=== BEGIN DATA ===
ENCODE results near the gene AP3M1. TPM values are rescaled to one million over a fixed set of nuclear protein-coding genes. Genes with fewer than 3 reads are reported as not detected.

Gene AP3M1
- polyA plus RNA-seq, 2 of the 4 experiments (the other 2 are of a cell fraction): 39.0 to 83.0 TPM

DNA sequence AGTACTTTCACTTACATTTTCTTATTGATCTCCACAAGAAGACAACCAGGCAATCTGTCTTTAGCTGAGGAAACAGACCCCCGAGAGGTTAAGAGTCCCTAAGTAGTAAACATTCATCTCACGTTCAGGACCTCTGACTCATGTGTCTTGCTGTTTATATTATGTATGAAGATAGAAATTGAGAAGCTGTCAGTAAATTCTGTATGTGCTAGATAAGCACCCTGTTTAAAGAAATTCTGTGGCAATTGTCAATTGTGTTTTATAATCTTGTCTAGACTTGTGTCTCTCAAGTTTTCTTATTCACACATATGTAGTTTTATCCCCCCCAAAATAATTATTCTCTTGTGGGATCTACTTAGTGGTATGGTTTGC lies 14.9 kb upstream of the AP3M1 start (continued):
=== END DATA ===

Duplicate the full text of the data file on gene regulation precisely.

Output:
ENCODE results near the gene AP3M1. TPM values are rescaled to one million over a fixed set of nuclear protein-coding genes. Genes with fewer than 3 reads are reported as not detected.

Gene AP3M1
- polyA plus RNA-seq, 2 of the 4 experiments (the other 2 are of a cell fraction): 39.0 to 83.0 TPM

DNA sequence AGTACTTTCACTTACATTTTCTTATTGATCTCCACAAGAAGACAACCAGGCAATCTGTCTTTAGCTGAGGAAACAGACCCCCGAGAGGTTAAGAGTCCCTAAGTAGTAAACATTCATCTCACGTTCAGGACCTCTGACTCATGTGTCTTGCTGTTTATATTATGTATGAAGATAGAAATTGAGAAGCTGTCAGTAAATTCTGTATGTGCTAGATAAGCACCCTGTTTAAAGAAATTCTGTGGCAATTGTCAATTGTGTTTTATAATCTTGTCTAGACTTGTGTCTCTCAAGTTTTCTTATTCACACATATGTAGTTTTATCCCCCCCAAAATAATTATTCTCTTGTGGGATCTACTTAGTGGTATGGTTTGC lies 14.9 kb upstream of the AP3M1 start (continued):